Kunnskap og Vern Av Nytteplanter I Norge (Knowledge and Protection of Useful Plants in Norway) is a membership organisation aiming to take care of Norway’s plant heritage by developing itself and promoting among its members, in-situ crop trials of open pollinated varieties.
The organisation was born on October 1st, 2016, from the former “Plant Clubs” project that had been established by the Norwegian Genetic Resource Centre and Hageselskapet in 2015.
It has succeeded in growing very fast, as it gathers in 2021 around 800 registered members across the country.
KVANN is part of the Let’s Liberate Diversity network and of the Community Seed Banks European movement.
KVANN works to preserve all types of plants from all over the world that could be grown and used in the Northern part of Europe, with a focus on mandate varieties that have heritage roots in Norway.
With the help of its members, it also tries to develop new species and new varieties adapted to local conditions, in order to improve Norway's cultivated biodiversity.
KVANN has chosen the in-situ conservation to carry out its missions, growing plants and reproducing them in various gardens and farms it manages or partners with all over the country.
Mr Schübeler was the Director of the Oslo Botanical Gardens from 1850s to 1890s. He set up a network of about 80 priests’ farms on which he tested the many varieties he had collected during his European trips.
To enrich its own heritage plant collection as to enlarge its scope of action, KVANN collaborates with different actors.
It also has launched the project “From seed to Serving” with Nordic organisations Sesam (Sweden) and Frosamlerne (Denmark), funded by the Nordic Council of ministers and aiming at reintroducing all varieties of plants that have deep roots in the cultures of Norway, Sweden and Denmark.
Other collaborations are being created regularly to offer classes and worshops to KVANN's members, on plant and food production.
The plant conservation work in KVANN is divided up into 33 guilds, which is an old term used to designate working groups managing craft-based knowledge; in this context related to plant growing and reproduction.
Each guild is responsible for a plant family (brassica, nightshade, amaranth, etc.) or a specific theme like urban agriculture, community seed banks, Mountain plants, Regional plants, etc.
Each guild has a leader who manages the activities and communicates mainly through the guild portals on KVANN’s website. All members can decide to join whatever guild they want to be part of. Guilds are flexible and can evolve in time according to members’ interests and priorities.
Members of KVANN are at the heart of KVANN’s conservation mission, growing plants in their own private gardens and regularly exchanging the varieties they get and create.
KVANN is currently developing a plant database on its website, which aims to offer members to log the plants they are saving seeds from and are willing to share, as well as to report how their crop trials are going.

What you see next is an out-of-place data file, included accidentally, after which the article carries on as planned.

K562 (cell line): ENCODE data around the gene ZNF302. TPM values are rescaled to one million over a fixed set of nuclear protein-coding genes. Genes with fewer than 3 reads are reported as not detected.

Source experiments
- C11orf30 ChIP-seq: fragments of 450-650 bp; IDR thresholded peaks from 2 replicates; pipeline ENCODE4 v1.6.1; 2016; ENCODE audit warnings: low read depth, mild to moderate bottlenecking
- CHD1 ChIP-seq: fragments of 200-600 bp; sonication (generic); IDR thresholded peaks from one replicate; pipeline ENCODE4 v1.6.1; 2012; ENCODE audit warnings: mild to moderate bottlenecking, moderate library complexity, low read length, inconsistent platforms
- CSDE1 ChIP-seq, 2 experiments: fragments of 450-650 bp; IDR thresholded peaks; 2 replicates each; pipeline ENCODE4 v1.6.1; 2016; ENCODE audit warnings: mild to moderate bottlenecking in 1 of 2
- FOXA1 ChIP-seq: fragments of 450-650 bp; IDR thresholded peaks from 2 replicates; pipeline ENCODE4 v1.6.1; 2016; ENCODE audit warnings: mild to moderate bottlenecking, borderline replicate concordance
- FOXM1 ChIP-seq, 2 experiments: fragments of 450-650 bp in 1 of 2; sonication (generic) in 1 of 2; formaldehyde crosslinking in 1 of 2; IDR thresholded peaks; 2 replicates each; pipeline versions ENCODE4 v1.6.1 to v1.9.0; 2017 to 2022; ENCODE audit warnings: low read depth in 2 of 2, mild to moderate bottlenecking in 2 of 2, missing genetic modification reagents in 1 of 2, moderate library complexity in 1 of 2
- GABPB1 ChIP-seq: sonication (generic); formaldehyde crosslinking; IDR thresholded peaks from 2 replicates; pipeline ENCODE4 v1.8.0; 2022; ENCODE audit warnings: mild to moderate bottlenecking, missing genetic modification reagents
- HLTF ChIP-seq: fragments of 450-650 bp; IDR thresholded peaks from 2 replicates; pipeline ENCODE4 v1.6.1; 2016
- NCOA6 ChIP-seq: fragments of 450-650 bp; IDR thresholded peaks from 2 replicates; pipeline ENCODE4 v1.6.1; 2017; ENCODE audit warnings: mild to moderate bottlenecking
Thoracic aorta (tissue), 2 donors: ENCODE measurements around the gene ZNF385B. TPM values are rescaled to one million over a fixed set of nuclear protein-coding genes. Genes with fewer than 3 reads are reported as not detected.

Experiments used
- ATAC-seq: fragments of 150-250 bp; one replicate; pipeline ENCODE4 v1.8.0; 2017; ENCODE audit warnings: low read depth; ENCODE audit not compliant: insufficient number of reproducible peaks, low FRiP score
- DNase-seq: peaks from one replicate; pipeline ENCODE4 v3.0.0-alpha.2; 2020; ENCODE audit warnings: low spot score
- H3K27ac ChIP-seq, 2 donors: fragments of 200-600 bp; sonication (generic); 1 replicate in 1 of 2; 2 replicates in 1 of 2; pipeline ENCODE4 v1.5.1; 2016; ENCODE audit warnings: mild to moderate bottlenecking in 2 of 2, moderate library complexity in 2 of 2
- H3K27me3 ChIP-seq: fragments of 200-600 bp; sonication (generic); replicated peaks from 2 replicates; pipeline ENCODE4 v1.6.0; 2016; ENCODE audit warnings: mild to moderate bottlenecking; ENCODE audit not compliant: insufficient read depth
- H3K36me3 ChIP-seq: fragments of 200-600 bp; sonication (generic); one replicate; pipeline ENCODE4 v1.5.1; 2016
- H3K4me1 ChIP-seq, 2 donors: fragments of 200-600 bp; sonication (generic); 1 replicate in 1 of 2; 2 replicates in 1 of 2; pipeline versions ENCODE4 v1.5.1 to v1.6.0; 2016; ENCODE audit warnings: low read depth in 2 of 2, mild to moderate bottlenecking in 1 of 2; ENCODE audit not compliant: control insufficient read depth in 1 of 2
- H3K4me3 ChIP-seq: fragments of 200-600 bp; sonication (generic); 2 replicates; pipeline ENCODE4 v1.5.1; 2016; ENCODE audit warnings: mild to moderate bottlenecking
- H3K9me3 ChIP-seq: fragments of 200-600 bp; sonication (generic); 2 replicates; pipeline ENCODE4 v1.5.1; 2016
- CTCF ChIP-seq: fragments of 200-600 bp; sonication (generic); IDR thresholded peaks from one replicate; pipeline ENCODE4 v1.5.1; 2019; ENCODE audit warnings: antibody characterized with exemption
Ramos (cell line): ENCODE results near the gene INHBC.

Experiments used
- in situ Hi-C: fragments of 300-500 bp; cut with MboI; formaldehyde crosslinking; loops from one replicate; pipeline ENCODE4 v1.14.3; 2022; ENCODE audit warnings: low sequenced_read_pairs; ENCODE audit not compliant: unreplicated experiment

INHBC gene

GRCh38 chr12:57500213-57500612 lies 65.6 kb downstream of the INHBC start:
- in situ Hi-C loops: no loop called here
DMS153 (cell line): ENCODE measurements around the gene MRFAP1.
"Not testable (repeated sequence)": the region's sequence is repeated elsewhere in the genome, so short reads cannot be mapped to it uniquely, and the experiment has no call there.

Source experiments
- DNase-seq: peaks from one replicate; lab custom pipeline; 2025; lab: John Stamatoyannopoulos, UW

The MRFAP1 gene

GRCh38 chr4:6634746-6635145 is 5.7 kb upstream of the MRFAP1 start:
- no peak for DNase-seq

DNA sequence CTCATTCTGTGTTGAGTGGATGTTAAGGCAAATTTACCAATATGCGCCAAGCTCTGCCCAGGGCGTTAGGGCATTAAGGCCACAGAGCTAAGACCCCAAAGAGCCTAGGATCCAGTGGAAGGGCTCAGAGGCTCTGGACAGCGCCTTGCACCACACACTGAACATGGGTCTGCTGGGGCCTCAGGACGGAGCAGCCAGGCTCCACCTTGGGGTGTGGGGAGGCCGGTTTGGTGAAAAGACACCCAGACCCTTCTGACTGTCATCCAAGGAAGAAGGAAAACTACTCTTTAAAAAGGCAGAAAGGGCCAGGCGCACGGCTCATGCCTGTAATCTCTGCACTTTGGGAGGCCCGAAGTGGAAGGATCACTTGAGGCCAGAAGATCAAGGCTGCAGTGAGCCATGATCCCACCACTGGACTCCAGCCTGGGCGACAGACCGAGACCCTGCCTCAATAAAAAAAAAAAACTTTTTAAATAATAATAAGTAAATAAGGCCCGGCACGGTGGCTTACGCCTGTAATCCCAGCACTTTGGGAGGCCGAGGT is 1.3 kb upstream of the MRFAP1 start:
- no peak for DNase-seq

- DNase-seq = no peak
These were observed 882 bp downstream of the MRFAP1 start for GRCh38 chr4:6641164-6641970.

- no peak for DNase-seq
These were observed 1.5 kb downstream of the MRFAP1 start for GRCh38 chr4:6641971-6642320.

The organisation would like to draw conservation reports from the database in the future. As for now, it is useful to keep track of who is cultivating and sharing what, as the organisation doesn’t have a proper centralised seed bank yet.
KVANN and its members have contributed to improve and share about 600 seed varieties over the years.
KVANN's plant database is available on its website, but you need to become a member to get access to it.
They mainly grow varieties adapted to local climate and soil conditions, from all types of plants (fruits, vegetable, flowers, aromatic herbs...)
Members are free to grow and share what they like, but KVANN encourages the saving of old Norwegian or Nordic mandate varieties from NorGen.
KVANN's collection of seeds is maintained by its members and available for them only.
As for all seed savers organisations, members of KVANN can order seeds from each other directly through the website.
KVANN also publishes an annual yearbook and autumn catalogue to boost seed exchanges amont its members.
Sometimes the organisation’s members participate to event gathering a larger seed savers community through which they can share their collections with non-members.
It is possible to follow and/or support KVANN’s work in different ways.
To have access to its newsletter, it is needed to register a user profile on the website, which is free of charge but allows the association to follow the number of people having interest about its actions.
It is also possible to become a member of the association, for an annual fee: of 250 nok for regular members, 400 nok for families and 500 nok for companies and organisations.
As a member of KVANN, you get access to seeds and plant material from the Norwegian clone archives and the unique collections in Nordgen, which are made available to members through the collaboration with the Norwegian Genetic Resource Center (NGRS).